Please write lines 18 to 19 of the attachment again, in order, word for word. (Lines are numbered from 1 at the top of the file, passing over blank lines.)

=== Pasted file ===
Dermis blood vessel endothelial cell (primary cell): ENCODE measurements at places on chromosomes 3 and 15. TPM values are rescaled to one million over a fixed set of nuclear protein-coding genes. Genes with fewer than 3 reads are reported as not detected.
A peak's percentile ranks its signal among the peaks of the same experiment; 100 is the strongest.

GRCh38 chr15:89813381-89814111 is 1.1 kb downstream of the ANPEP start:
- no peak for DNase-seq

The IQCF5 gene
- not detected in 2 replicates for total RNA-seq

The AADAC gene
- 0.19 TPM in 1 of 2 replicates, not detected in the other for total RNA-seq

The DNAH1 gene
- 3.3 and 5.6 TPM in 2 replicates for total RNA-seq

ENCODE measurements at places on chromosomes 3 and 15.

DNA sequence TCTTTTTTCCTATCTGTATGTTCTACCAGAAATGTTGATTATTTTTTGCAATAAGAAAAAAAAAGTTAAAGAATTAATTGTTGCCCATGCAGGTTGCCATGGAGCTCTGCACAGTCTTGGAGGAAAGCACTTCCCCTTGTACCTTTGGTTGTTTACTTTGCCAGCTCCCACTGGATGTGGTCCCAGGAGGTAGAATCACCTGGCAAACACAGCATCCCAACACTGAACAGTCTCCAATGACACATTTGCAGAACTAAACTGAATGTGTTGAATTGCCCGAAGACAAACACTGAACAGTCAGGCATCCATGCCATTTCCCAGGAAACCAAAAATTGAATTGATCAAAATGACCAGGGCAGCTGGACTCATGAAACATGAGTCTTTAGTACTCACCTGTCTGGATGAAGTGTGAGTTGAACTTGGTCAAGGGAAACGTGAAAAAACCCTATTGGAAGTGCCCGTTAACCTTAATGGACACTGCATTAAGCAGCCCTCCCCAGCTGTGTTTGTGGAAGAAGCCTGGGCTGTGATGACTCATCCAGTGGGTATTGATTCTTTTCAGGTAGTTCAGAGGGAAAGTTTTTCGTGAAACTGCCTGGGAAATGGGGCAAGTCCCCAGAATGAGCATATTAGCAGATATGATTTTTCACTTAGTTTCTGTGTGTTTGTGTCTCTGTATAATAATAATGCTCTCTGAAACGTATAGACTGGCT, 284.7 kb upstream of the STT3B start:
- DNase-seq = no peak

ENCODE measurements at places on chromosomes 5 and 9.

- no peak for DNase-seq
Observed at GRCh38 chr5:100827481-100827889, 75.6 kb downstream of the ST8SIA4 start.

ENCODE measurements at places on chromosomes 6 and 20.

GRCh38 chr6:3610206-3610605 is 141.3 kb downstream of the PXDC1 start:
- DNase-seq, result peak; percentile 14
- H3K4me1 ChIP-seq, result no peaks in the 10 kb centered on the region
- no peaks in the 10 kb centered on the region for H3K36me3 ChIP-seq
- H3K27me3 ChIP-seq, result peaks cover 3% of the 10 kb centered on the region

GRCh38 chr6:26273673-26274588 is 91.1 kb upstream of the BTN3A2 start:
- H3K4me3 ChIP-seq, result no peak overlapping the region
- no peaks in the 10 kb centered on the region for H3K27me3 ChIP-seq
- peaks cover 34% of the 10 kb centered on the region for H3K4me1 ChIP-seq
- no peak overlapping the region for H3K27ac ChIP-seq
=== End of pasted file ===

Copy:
GRCh38 chr6:3610206-3610605 is 141.3 kb downstream of the PXDC1 start:
- DNase-seq, result peak; percentile 14